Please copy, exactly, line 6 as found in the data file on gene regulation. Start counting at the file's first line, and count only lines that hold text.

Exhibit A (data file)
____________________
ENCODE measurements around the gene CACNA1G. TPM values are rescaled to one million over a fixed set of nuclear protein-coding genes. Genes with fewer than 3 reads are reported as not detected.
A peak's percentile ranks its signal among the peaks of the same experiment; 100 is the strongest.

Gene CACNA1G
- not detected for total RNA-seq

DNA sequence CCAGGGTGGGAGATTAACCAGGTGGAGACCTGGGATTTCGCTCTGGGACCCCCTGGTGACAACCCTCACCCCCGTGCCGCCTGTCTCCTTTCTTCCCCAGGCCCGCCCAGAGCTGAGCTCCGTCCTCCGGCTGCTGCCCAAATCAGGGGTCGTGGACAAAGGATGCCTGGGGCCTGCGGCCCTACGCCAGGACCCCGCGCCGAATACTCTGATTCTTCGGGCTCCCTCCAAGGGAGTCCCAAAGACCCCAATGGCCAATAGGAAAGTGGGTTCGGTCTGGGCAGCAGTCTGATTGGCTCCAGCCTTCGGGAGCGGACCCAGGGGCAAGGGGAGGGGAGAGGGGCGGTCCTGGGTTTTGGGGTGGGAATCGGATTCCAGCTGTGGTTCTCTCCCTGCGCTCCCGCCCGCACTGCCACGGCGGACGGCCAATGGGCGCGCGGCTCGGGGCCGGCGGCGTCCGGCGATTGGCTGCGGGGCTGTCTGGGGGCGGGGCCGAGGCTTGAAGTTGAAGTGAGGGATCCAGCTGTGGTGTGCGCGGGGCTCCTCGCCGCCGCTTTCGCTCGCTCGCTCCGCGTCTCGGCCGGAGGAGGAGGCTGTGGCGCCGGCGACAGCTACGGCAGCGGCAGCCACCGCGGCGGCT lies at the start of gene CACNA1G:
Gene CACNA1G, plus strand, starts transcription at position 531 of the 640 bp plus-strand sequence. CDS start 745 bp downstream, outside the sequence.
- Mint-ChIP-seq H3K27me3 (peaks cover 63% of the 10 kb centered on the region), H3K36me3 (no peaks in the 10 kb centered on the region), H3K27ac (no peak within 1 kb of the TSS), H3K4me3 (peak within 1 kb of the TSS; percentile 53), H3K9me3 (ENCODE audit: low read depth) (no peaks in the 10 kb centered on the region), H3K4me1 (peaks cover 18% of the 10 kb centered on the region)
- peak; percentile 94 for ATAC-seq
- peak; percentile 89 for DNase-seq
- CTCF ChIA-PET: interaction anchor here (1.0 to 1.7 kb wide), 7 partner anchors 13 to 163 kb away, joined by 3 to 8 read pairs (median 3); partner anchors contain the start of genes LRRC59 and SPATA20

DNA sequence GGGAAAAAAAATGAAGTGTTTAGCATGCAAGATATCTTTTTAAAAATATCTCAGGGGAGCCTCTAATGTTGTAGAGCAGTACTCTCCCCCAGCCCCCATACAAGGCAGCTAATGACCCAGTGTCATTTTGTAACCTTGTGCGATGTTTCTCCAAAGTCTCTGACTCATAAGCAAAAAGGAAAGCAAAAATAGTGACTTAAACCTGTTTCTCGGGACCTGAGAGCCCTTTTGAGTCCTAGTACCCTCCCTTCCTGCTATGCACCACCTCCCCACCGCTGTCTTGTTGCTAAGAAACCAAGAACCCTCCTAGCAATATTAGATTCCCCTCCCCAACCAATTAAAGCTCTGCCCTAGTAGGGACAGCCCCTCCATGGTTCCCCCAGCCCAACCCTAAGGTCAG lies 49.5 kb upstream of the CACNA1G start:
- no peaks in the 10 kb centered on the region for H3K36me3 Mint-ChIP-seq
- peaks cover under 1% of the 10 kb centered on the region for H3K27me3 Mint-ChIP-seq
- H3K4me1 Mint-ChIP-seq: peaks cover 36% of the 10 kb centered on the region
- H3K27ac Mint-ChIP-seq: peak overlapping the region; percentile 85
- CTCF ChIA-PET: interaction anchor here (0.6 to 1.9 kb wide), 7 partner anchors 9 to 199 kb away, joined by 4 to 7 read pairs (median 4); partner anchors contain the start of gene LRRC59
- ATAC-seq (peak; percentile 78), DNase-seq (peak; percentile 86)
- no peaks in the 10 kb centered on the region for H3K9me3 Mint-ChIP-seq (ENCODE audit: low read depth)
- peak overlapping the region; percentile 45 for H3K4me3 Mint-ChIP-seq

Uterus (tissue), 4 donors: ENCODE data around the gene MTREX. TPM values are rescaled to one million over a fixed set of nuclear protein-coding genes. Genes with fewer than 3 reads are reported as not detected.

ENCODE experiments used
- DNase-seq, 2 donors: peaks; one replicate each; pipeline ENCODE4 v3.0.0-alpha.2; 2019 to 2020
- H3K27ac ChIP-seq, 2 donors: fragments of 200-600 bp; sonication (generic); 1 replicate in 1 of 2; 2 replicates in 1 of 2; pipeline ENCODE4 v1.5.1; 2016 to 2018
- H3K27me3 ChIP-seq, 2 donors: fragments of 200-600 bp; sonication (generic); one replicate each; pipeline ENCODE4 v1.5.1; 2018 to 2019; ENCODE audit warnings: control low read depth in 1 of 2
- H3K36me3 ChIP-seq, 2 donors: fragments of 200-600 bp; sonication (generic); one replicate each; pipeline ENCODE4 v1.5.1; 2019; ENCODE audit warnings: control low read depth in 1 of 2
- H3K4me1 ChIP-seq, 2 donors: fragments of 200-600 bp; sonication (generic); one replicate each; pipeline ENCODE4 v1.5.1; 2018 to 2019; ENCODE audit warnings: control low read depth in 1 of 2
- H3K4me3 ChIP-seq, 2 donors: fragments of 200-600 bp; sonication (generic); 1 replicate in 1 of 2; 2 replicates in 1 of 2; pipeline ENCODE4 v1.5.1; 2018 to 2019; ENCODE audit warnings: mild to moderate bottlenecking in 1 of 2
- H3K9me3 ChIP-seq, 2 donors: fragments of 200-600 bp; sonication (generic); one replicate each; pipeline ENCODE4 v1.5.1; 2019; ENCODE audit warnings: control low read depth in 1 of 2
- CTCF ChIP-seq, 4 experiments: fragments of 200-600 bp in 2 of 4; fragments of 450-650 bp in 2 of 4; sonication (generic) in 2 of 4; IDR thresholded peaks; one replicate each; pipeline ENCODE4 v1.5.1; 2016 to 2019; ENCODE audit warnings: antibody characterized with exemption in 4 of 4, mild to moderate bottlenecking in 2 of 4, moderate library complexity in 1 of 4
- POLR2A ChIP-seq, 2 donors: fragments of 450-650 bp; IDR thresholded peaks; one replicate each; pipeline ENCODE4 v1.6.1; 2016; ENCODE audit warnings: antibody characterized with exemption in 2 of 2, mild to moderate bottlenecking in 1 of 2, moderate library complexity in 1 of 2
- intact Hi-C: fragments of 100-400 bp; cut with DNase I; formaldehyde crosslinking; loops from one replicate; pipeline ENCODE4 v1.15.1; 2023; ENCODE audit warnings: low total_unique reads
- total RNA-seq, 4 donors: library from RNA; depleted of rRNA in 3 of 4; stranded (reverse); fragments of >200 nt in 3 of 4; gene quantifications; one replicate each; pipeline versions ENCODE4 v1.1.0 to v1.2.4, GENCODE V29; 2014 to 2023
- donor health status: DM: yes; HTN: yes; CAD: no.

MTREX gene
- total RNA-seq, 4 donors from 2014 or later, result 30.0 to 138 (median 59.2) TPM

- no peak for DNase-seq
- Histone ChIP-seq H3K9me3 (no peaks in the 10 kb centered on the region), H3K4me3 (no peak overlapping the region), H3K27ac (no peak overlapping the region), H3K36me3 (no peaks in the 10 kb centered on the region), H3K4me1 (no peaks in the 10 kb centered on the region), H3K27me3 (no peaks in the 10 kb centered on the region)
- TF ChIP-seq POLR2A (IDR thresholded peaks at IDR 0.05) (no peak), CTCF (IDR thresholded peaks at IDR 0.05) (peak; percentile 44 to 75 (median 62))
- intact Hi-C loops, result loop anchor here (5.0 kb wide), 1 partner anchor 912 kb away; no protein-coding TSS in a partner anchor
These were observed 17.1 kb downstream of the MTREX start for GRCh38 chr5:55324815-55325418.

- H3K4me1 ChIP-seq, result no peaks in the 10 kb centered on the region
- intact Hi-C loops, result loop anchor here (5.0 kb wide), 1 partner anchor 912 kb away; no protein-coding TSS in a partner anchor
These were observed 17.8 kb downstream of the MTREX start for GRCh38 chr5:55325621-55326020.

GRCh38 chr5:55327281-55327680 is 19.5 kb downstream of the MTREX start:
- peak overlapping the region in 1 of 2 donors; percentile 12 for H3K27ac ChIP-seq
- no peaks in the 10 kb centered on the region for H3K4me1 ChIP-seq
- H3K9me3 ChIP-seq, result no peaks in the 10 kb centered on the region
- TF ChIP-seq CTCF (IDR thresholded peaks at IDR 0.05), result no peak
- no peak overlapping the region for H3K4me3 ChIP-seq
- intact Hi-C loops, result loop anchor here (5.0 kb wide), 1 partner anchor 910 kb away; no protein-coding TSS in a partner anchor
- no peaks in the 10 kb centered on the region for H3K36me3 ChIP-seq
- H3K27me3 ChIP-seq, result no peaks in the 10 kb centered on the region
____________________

Gene CACNA1G, plus strand, starts transcription at position 531 of the 640 bp plus-strand sequence. CDS start 745 bp downstream, outside the sequence.